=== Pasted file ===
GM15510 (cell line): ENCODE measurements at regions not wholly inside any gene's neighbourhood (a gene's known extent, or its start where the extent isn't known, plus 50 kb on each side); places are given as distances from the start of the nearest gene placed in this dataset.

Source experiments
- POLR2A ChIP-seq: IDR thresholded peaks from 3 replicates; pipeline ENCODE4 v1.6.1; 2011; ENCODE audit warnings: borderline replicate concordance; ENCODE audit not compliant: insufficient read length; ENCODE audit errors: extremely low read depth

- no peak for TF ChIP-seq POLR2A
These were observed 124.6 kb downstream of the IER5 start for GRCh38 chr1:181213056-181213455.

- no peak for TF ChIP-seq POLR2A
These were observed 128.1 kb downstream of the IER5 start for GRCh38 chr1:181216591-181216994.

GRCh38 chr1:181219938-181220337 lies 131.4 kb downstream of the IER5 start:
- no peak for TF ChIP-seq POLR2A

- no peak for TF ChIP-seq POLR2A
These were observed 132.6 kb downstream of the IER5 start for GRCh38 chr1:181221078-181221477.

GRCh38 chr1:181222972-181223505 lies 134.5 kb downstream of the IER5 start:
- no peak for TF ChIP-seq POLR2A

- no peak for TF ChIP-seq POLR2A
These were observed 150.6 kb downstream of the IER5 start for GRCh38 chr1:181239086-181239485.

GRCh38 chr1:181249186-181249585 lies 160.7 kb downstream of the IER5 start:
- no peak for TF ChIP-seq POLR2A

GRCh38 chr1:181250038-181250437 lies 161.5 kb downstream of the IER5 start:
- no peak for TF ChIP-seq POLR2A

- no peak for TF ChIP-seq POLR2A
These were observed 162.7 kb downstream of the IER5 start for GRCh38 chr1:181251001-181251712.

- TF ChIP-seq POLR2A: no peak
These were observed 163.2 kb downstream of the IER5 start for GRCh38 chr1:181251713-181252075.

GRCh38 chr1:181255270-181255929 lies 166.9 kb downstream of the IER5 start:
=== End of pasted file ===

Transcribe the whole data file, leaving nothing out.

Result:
GM15510 (cell line): ENCODE measurements at regions not wholly inside any gene's neighbourhood (a gene's known extent, or its start where the extent isn't known, plus 50 kb on each side); places are given as distances from the start of the nearest gene placed in this dataset.

Source experiments
- POLR2A ChIP-seq: IDR thresholded peaks from 3 replicates; pipeline ENCODE4 v1.6.1; 2011; ENCODE audit warnings: borderline replicate concordance; ENCODE audit not compliant: insufficient read length; ENCODE audit errors: extremely low read depth

- no peak for TF ChIP-seq POLR2A
These were observed 124.6 kb downstream of the IER5 start for GRCh38 chr1:181213056-181213455.

- no peak for TF ChIP-seq POLR2A
These were observed 128.1 kb downstream of the IER5 start for GRCh38 chr1:181216591-181216994.

GRCh38 chr1:181219938-181220337 lies 131.4 kb downstream of the IER5 start:
- no peak for TF ChIP-seq POLR2A

- no peak for TF ChIP-seq POLR2A
These were observed 132.6 kb downstream of the IER5 start for GRCh38 chr1:181221078-181221477.

GRCh38 chr1:181222972-181223505 lies 134.5 kb downstream of the IER5 start:
- no peak for TF ChIP-seq POLR2A

- no peak for TF ChIP-seq POLR2A
These were observed 150.6 kb downstream of the IER5 start for GRCh38 chr1:181239086-181239485.

GRCh38 chr1:181249186-181249585 lies 160.7 kb downstream of the IER5 start:
- no peak for TF ChIP-seq POLR2A

GRCh38 chr1:181250038-181250437 lies 161.5 kb downstream of the IER5 start:
- no peak for TF ChIP-seq POLR2A

- no peak for TF ChIP-seq POLR2A
These were observed 162.7 kb downstream of the IER5 start for GRCh38 chr1:181251001-181251712.

- TF ChIP-seq POLR2A: no peak
These were observed 163.2 kb downstream of the IER5 start for GRCh38 chr1:181251713-181252075.

GRCh38 chr1:181255270-181255929 lies 166.9 kb downstream of the IER5 start: